Today is the National day of Sweden (Sveriges nationaldag), the tradition of celebrating 6th June as Flag Day began in the 1890s, when Artur Hazelius held such celebrations at his Stockholm-based open-air museum named “Skansen.” In 1916, the tradition gained yet more steam when it was honoured at the Stockholm Olympics.
Every year, the King and Queen of Sweden take part in a ceremony at Skansen, where the yellow and blue Swedish flag is run up the mast, and children in traditional peasant costume present the royal couple with bouquets of summer flowers.
In mid-June, school is out and nature has burst into life. It seems like the sun never sets. In fact, in the north of Sweden it doesn’t, and in the south only for an hour or two. This calls for celebration! Friends and family gather for the most typically Swedish tradition of all: Midsummer.
Midsummer is an occasion of large gatherings − and to be honest, many Swedes take advantage of it to fulfil their social obligations, in many cases, whole families gather to celebrate this traditional high-point of the summer.
The essentials of a midsummer dessert are easy: strawberries and whipped cream. Sometimes that’s in cake form, called a jordgubbstårta, sometimes they’re just on their own, but the key is getting freshly picked, bright red berries.
This is my version of National day or Midsummer Cake jordgubbstårta, a light as a feather vanilla sponge made with just eggs and flour, a combination of wheat and potato flour makes for a super light cake. I have sandwiched the cake with an elderflower creme patisserie and freshly whipped cream and sliced strawberries.
The cake takes no time at all to make and bake. The key is to whip as much air a possible into the eggs and sugar and then gently fold in the flours without knocking out the air. Try and buy the best quality strawberries or pick your own at a local farm, it’s a great way to spend a day out doors!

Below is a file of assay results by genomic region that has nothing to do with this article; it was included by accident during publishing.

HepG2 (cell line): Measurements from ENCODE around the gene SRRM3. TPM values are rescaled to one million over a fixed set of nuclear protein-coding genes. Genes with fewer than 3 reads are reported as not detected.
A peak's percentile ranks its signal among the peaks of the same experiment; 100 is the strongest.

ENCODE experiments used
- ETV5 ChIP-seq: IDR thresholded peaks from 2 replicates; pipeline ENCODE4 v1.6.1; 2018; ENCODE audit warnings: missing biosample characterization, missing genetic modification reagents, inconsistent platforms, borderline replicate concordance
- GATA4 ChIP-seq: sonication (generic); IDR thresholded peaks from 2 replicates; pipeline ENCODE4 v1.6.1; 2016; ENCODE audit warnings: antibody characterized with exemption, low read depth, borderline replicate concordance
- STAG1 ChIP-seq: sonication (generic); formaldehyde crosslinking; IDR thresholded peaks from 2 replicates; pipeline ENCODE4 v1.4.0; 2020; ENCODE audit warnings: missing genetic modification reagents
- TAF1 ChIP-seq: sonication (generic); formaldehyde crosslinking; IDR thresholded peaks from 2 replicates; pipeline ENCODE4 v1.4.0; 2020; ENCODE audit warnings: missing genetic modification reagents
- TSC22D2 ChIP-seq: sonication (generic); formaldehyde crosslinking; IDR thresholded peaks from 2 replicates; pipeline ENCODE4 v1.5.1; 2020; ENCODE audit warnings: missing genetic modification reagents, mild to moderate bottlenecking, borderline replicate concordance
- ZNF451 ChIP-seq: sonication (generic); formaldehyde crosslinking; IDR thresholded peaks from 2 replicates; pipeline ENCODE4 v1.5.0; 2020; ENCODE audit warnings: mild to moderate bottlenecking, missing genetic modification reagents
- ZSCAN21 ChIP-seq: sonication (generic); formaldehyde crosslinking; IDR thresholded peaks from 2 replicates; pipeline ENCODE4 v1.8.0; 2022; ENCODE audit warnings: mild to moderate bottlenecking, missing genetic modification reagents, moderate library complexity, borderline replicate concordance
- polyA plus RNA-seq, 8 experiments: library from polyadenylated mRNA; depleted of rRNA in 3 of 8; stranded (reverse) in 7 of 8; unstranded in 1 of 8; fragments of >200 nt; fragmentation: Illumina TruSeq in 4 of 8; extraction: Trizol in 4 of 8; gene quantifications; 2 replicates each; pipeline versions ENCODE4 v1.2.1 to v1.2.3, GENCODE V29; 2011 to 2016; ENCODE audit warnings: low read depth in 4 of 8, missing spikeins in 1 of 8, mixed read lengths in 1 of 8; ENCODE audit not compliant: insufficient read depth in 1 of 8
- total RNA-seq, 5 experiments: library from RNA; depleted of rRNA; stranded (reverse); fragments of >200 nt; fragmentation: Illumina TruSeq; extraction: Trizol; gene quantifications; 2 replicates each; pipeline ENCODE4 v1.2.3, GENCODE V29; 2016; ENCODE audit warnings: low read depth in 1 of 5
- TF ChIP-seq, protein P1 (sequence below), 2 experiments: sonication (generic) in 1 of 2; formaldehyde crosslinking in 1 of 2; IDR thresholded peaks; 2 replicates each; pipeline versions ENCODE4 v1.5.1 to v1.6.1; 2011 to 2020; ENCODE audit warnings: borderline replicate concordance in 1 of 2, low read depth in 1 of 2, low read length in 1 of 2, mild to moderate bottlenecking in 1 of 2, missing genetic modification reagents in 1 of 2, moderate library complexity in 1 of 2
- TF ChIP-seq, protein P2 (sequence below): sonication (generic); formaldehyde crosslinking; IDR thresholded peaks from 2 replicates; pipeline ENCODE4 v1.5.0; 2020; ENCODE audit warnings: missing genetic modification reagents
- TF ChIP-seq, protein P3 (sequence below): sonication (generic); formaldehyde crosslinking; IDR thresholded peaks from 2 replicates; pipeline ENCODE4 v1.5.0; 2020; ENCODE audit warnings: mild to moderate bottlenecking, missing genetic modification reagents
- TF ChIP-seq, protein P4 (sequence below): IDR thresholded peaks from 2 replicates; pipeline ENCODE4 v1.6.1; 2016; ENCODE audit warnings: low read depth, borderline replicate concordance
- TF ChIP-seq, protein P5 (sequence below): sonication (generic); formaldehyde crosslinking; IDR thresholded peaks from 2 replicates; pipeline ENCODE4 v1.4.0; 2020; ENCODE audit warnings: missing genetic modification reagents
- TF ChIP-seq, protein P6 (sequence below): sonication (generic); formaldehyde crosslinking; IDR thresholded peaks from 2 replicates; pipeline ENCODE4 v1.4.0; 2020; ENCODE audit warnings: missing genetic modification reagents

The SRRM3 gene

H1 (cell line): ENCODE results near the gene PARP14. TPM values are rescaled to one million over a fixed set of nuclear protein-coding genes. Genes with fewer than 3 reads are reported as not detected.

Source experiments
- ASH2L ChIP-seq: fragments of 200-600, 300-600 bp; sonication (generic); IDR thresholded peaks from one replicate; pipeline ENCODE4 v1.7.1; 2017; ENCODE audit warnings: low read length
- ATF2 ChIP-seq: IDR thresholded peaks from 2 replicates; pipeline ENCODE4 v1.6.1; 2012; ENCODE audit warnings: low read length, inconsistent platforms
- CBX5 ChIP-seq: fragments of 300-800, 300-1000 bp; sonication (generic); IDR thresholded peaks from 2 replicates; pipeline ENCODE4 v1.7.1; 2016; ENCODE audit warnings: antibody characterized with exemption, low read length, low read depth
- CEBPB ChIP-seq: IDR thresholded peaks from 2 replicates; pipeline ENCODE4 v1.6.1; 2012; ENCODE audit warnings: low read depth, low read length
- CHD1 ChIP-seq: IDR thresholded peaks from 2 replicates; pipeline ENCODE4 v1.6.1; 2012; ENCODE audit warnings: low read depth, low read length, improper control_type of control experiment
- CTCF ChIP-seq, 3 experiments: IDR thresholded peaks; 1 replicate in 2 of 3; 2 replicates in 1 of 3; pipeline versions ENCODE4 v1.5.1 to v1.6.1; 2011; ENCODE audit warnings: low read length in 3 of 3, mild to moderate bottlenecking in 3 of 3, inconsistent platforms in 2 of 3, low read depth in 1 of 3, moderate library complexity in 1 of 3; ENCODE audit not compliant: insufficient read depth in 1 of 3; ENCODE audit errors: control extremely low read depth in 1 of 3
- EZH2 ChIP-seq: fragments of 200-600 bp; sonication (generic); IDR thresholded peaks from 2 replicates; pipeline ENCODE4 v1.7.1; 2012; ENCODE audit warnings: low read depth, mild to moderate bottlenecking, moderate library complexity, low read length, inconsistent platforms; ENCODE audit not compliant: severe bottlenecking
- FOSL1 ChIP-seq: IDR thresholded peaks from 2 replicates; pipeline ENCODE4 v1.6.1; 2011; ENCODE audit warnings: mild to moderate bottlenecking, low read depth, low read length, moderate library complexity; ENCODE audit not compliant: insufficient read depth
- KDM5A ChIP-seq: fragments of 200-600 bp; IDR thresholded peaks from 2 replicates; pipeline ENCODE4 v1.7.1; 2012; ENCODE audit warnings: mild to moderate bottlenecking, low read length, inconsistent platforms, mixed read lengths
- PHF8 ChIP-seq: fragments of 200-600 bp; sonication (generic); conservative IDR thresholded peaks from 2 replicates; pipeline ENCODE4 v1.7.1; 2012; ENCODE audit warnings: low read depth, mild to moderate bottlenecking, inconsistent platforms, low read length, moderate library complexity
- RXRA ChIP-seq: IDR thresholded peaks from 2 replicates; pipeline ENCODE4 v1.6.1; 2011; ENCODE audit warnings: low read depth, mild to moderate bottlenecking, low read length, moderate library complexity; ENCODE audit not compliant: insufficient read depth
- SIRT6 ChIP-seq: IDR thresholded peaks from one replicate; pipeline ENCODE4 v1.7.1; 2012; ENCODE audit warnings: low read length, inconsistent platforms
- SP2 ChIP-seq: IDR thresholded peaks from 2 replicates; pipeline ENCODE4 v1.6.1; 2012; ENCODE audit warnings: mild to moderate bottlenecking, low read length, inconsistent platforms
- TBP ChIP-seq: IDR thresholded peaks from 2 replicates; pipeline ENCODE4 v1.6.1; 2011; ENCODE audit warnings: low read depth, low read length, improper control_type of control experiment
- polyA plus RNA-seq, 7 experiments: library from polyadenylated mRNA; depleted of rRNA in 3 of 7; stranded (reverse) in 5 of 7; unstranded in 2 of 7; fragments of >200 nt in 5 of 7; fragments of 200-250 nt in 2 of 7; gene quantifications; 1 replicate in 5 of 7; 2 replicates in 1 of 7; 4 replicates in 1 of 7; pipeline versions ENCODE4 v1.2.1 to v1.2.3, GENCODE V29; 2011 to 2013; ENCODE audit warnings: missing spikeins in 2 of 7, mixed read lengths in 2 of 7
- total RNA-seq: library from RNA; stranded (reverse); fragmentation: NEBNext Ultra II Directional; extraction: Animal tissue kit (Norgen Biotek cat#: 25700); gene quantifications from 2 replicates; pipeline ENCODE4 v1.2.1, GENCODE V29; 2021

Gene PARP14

Midsummer Strawberry & Elderflower Cake
- 5 medium eggs
- 180 g Caster Sugar
- 90 g Plain Flour
- 45 g Potato Flour
- 11/2 tsp Baking Powder
- Butter for greasing
- 450 ml Whipping or Double Cream
- 400 g Fresh Strawberries
Elderflower Creme Patisserie (Custard)
- 4 Medium Organic Egg Yolks
- 45 g Caster Sugar
- 1 tsp vanilla bean paste
- 3 Tbls Cornflour
- 50 ml undiluted Elderflower Cordial
- 150 ml Whole Milk
- 50 ml Whipping Cream
- Preheat the oven to 175C and grease and line 3 x 20cm cake tins. Seive the flour, baking powder and potato flour together.
- Crack the eggs into a free standing mixer and add the sugar and vanilla. Beat for at least 5 minutes or until really thick and glossy. Once you have reached this stage very carefully fold the flours until all incorporated. Divide equally into the greased tins and place in the oven. Bake for 15-20 minutes or until golden and, if you insert a thin skewer in the cake, it should come out clean. Leave to cool.
- In the mean time make the elderflower creme patisserie. Beat the egg yolks with the sugar until pale and fluffy. Mix the cornflower with the elderflower cordial. Bring the cream and milk to the boil and blend with the cordial. Mix the warm liquid with the egg mixture. Pour the custard back into the saucepan and simmer until the custard has thickened. Leave to cool covered so that a skin doesn’t form. Refrigerate for at least 2 hours before using or can be made the day before. Once cooled give the custard a good stir to loosen before assembling the cake.
- Whip the cream until soft peaks form. Assembling the cake; Place one of the three layers and spread some of the cooled custard on the top, followed by sliced strawberries and the some whipped cream. Proceed with the next layer as before. Finnish with whipped cream and arrange the remaining strawberries on the top. I decorated my cake with elderflowers.